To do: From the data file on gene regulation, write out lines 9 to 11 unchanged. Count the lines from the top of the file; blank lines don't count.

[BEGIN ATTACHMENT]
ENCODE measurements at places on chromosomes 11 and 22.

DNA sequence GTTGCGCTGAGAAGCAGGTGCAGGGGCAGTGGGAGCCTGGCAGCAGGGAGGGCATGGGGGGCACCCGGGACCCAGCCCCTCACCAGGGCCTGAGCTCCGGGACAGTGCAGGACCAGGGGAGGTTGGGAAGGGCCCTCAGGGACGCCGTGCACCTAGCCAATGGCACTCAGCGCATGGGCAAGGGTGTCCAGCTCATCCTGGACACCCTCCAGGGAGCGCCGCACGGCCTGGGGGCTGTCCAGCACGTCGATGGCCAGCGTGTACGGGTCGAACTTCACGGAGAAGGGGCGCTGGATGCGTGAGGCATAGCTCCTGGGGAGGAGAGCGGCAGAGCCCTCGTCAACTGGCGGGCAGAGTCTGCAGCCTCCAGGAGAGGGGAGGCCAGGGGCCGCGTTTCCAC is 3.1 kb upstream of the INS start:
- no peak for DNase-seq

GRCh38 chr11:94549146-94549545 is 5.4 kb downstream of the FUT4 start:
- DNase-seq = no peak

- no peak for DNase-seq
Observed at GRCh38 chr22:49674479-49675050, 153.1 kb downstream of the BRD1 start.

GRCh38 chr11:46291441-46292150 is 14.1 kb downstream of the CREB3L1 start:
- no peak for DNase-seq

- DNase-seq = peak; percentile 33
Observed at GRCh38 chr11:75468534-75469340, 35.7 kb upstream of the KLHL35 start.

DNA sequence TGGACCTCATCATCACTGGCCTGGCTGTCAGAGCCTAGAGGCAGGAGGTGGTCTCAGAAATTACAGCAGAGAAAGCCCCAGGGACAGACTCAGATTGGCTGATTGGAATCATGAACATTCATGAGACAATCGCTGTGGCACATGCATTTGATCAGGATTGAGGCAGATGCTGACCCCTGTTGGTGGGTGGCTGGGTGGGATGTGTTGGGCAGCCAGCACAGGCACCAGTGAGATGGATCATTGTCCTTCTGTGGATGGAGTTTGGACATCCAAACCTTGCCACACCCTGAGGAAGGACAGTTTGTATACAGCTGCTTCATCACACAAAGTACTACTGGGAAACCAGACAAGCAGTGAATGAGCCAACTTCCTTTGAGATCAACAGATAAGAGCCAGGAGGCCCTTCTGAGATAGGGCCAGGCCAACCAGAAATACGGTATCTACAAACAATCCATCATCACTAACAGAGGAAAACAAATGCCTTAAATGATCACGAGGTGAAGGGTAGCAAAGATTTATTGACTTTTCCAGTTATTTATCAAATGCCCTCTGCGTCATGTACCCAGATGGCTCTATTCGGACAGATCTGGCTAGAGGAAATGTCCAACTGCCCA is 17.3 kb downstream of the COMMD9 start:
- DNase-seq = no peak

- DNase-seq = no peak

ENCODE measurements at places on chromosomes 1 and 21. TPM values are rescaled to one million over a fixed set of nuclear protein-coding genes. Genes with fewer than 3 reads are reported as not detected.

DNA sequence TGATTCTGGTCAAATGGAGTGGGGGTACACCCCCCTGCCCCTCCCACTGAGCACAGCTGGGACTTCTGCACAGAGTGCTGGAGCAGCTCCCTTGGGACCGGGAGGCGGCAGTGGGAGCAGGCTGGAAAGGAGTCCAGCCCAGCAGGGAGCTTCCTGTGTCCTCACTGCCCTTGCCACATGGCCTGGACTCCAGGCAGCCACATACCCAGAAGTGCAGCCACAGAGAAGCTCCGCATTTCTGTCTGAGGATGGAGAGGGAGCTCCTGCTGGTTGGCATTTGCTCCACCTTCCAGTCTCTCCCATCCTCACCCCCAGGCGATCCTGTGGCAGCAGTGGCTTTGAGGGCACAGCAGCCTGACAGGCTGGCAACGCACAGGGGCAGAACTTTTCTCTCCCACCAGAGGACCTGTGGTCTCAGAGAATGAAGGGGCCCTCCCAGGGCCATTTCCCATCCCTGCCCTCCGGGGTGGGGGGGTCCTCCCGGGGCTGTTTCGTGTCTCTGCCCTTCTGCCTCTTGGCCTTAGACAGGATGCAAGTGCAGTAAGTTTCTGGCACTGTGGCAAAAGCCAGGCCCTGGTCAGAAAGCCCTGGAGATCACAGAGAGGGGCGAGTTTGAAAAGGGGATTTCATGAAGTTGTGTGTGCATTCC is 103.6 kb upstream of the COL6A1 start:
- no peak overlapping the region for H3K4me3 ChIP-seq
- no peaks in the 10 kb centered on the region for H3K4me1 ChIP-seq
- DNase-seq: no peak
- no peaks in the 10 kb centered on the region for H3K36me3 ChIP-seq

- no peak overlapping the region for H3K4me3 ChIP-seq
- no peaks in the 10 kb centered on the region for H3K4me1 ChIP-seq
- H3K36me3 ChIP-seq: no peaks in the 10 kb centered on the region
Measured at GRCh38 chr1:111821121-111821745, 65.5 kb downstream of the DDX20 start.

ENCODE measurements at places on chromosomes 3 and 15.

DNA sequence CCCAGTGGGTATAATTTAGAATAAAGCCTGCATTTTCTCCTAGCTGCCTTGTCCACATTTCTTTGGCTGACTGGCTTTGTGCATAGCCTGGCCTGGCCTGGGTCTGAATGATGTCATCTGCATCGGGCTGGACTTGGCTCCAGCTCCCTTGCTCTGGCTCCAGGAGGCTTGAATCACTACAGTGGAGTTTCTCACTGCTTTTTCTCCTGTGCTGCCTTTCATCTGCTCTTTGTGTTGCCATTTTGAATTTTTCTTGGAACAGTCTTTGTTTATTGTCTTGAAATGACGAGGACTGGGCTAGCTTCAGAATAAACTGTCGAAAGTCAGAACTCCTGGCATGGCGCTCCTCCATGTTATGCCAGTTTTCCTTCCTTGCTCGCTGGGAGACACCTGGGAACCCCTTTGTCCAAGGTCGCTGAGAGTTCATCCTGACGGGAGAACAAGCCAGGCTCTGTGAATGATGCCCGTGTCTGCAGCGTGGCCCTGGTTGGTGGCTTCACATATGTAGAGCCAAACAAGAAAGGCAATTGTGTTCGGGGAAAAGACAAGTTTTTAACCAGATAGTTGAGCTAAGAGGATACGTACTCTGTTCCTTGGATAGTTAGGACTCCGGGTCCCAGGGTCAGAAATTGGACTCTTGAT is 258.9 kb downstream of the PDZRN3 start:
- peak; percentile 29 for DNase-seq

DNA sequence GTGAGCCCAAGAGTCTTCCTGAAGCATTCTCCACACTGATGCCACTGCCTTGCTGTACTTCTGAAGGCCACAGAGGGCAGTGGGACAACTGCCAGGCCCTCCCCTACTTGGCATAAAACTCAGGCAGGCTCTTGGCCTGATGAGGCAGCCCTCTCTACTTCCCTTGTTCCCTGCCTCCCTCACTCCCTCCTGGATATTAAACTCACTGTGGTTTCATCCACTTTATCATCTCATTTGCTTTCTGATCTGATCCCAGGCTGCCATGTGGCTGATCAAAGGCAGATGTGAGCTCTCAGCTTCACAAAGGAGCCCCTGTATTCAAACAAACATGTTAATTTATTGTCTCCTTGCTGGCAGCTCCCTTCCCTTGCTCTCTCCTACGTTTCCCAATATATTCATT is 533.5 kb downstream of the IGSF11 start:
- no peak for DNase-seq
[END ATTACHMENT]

- no peak for DNase-seq

- DNase-seq = peak; percentile 33
Observed at GRCh38 chr11:75468534-75469340, 35.7 kb upstream of the KLHL35 start.